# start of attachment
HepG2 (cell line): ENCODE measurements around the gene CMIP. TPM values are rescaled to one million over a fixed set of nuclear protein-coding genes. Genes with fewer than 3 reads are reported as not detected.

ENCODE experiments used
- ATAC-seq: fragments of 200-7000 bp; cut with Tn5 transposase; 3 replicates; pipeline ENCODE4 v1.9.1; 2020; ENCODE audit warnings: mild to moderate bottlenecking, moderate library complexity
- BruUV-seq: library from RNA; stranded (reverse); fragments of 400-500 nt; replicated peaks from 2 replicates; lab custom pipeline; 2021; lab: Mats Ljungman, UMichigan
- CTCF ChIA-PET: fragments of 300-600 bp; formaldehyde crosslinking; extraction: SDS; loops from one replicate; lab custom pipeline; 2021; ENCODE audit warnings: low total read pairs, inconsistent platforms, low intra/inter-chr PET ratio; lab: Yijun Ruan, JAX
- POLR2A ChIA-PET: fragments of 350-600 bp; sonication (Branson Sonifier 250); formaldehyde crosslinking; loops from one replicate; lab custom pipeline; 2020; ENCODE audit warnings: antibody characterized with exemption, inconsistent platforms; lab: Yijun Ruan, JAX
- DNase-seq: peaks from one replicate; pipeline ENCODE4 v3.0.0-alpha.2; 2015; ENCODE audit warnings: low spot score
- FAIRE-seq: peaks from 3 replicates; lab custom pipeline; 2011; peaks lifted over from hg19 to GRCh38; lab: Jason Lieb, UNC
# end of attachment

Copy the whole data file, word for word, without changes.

HepG2 (cell line): ENCODE measurements around the gene CMIP. TPM values are rescaled to one million over a fixed set of nuclear protein-coding genes. Genes with fewer than 3 reads are reported as not detected.

ENCODE experiments used
- ATAC-seq: fragments of 200-7000 bp; cut with Tn5 transposase; 3 replicates; pipeline ENCODE4 v1.9.1; 2020; ENCODE audit warnings: mild to moderate bottlenecking, moderate library complexity
- BruUV-seq: library from RNA; stranded (reverse); fragments of 400-500 nt; replicated peaks from 2 replicates; lab custom pipeline; 2021; lab: Mats Ljungman, UMichigan
- CTCF ChIA-PET: fragments of 300-600 bp; formaldehyde crosslinking; extraction: SDS; loops from one replicate; lab custom pipeline; 2021; ENCODE audit warnings: low total read pairs, inconsistent platforms, low intra/inter-chr PET ratio; lab: Yijun Ruan, JAX
- POLR2A ChIA-PET: fragments of 350-600 bp; sonication (Branson Sonifier 250); formaldehyde crosslinking; loops from one replicate; lab custom pipeline; 2020; ENCODE audit warnings: antibody characterized with exemption, inconsistent platforms; lab: Yijun Ruan, JAX
- DNase-seq: peaks from one replicate; pipeline ENCODE4 v3.0.0-alpha.2; 2015; ENCODE audit warnings: low spot score
- FAIRE-seq: peaks from 3 replicates; lab custom pipeline; 2011; peaks lifted over from hg19 to GRCh38; lab: Jason Lieb, UNC